If your space battle only includes two combatants (like two big ships locked in a more "naval" battle), I think it would be possible to kit bash a system that doesn't rely on battle mats. It would take a bit of work, and you might have to cut out some options, but probably doable.

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Voss wrote:
KingOfAnything wrote:
pg. 317 wrote:
a round of starship combat doesn’t correlate to a specific amount of time.
You can tailor the suspense as needed, but I might aim for 2-4 rounds in a minute. That lets you make the enemy super scary.
How so? I'm unclear how more (or less) rounds per minute affects the 'scariness' of a space battle.

The fewer rounds combat lasts, the higher CR you can make the enemy combatant and still give the party a chance to survive.


Rek Rollington wrote:
Stonesnake wrote:

Actually once the Pilot is declared that position cannot be changed during combat (Captain as well). RAW rules as follows (pg 322):

Quote:
You can switch to the captain or pilot role only if that role would otherwise be vacant (or if the character in that role is unable to take actions).

That doesn't say a pilot can't be changed during combat. It means if you are the pilot, then I can't be the pilot until you change roles or you are unable to take actions.

I haven't seen anything in the rules say that you can't leave your pilot role at the start of the round and become an additional gunner and no one takes the pilot role.

If no one take the pilot role then "ranks of pilot skill" = 0.


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Fardragon wrote:
Rek Rollington wrote:
Stonesnake wrote:

Actually once the Pilot is declared that position cannot be changed during combat (Captain as well). RAW rules as follows (pg 322):

Quote:
You can switch to the captain or pilot role only if that role would otherwise be vacant (or if the character in that role is unable to take actions).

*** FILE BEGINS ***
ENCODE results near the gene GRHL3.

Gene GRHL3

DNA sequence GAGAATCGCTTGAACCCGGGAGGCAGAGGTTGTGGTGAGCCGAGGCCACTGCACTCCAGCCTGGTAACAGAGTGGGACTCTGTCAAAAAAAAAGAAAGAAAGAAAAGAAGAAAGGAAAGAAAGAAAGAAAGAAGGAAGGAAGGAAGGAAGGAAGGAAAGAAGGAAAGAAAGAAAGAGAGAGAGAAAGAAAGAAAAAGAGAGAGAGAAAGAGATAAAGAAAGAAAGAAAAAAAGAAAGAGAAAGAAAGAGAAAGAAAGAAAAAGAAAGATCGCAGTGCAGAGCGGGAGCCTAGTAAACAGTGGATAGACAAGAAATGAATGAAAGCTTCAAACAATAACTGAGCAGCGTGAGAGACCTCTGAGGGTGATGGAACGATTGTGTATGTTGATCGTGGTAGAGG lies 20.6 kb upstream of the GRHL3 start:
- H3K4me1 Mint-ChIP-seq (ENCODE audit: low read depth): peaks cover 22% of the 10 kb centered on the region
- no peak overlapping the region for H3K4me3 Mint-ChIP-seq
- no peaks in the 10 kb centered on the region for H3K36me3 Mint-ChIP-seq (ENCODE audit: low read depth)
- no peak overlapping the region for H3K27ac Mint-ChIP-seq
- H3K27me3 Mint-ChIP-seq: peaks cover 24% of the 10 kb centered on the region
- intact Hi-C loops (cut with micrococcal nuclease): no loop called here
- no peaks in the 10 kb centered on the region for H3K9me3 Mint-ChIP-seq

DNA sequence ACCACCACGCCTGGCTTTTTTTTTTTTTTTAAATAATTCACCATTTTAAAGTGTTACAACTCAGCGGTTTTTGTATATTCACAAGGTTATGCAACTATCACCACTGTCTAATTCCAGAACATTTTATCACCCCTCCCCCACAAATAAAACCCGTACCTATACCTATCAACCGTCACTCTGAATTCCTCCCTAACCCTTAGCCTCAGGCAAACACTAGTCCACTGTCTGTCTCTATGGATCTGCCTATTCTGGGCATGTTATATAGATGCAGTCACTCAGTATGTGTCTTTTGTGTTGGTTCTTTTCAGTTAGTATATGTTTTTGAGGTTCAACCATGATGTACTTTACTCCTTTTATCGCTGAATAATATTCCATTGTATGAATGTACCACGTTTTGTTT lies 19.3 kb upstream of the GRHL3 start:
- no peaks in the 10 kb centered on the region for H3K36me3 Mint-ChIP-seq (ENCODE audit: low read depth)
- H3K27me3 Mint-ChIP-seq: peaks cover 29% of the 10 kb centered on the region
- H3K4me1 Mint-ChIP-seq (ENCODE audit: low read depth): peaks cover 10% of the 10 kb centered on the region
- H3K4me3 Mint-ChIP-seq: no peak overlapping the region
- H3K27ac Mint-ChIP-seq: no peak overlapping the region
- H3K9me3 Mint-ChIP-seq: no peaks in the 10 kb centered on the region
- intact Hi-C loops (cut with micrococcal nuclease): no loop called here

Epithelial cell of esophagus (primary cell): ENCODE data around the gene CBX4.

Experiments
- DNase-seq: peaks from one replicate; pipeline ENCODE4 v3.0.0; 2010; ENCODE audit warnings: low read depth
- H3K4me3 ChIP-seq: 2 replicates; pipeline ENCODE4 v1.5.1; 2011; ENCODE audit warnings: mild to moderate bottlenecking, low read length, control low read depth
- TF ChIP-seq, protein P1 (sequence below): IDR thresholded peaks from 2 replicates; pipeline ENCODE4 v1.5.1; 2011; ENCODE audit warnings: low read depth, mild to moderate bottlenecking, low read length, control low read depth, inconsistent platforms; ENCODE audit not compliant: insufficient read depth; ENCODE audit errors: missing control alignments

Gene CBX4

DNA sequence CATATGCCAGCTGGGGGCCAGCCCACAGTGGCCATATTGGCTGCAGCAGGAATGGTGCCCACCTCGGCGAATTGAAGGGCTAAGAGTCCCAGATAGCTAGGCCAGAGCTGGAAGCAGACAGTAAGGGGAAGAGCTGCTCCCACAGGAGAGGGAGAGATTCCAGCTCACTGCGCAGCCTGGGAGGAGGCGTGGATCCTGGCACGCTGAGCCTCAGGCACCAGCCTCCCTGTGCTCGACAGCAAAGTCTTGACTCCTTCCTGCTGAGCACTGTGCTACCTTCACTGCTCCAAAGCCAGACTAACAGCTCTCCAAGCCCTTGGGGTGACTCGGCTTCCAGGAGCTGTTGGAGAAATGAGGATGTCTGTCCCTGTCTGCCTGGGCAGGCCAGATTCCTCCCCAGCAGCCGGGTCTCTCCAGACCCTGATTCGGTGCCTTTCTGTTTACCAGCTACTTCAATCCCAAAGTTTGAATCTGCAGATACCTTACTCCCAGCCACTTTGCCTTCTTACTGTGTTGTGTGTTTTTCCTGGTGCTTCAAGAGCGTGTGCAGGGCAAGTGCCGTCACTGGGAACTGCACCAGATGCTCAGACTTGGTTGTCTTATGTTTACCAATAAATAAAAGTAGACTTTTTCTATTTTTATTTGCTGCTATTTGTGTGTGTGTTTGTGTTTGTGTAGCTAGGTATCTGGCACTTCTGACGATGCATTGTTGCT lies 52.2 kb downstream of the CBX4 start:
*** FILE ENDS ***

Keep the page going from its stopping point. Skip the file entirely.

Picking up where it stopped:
That doesn't say a pilot can't be changed during combat. It means if you are the pilot, then I can't be the pilot until you change roles or you are unable to take actions.

I haven't seen anything in the rules say that you can't leave your pilot role at the start of the round and become an additional gunner and no one takes the pilot role.

If no one take the pilot role then "ranks of pilot skill" = 0.

"You can take a minor crew action regardless of your role".

Glide: "You add your ranks in the Piloting skill to the Starships AC and TL for this around"

So if there is no pilot, but your gunner has high piloting skill (which he should as it also the gunner skill check) then the gunner can use the Glide action and add his piloting skills.

I'm not the OP I'm not suggesting this is a good idea but so far it seems possible.


Rek Rollington wrote:
Fardragon wrote:
Rek Rollington wrote:
Stonesnake wrote:

Actually once the Pilot is declared that position cannot be changed during combat (Captain as well). RAW rules as follows (pg 322):

Quote:
You can switch to the captain or pilot role only if that role would otherwise be vacant (or if the character in that role is unable to take actions).

That doesn't say a pilot can't be changed during combat. It means if you are the pilot, then I can't be the pilot until you change roles or you are unable to take actions.

I haven't seen anything in the rules say that you can't leave your pilot role at the start of the round and become an additional gunner and no one takes the pilot role.

If no one take the pilot role then "ranks of pilot skill" = 0.

"You can take a minor crew action regardless of your role".

Glide: "You add your ranks in the Piloting skill to the Starships AC and TL for this around"

So if there is no pilot, but your gunner has high piloting skill (which he should as it also the gunner skill check) then the gunner can use the Glide action and add his piloting skills.

I'm not the OP I'm not suggesting this is a good idea but so far it seems possible.

In which case the gunner is, at that time, acting pilot.

However, the GM could rule that the turret is to far from the cockpit, and there isn't an auxiliary control panel (if he felt the players where trying to exploit the rules).

I do think there seem to be a lot of people on this forum who are too hung up on the letter of the law, rather than playing the game for fun.


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Fardragon wrote:

I do think there seem to be a lot of people on this forum who are too hung up on the letter of the law, rather than playing the game for fun.